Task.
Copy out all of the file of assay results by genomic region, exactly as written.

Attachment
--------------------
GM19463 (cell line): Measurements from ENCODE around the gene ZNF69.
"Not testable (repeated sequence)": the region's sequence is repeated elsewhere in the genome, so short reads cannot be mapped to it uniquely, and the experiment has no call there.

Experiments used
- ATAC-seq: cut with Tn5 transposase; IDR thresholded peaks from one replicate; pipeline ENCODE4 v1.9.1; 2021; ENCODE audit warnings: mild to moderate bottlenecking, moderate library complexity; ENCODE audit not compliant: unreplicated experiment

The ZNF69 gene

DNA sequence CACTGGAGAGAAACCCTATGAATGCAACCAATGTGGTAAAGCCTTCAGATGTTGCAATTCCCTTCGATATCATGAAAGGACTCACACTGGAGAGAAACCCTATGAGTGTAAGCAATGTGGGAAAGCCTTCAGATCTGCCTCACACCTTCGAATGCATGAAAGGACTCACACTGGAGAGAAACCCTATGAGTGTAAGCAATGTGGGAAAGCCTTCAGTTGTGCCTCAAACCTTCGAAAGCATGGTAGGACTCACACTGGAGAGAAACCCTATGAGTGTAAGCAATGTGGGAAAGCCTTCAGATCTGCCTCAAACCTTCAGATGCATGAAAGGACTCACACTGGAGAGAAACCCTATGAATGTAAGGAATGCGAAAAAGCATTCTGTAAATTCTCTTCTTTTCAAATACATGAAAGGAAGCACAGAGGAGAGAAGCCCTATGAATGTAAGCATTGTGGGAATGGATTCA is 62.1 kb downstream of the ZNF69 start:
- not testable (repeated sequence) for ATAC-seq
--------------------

GM19463 (cell line): Measurements from ENCODE around the gene ZNF69.
"Not testable (repeated sequence)": the region's sequence is repeated elsewhere in the genome, so short reads cannot be mapped to it uniquely, and the experiment has no call there.

Experiments used
- ATAC-seq: cut with Tn5 transposase; IDR thresholded peaks from one replicate; pipeline ENCODE4 v1.9.1; 2021; ENCODE audit warnings: mild to moderate bottlenecking, moderate library complexity; ENCODE audit not compliant: unreplicated experiment

The ZNF69 gene

DNA sequence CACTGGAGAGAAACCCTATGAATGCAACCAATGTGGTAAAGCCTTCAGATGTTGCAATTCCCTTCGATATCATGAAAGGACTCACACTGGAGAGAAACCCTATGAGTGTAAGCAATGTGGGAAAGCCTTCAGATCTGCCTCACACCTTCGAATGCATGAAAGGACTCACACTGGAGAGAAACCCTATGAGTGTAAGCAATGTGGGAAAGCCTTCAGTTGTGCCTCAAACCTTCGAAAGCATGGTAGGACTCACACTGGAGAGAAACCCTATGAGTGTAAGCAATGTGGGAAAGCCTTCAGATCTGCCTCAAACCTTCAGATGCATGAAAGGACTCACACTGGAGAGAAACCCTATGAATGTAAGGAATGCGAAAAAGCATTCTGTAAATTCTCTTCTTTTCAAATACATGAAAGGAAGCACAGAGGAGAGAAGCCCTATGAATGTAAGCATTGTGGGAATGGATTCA is 62.1 kb downstream of the ZNF69 start:
- not testable (repeated sequence) for ATAC-seq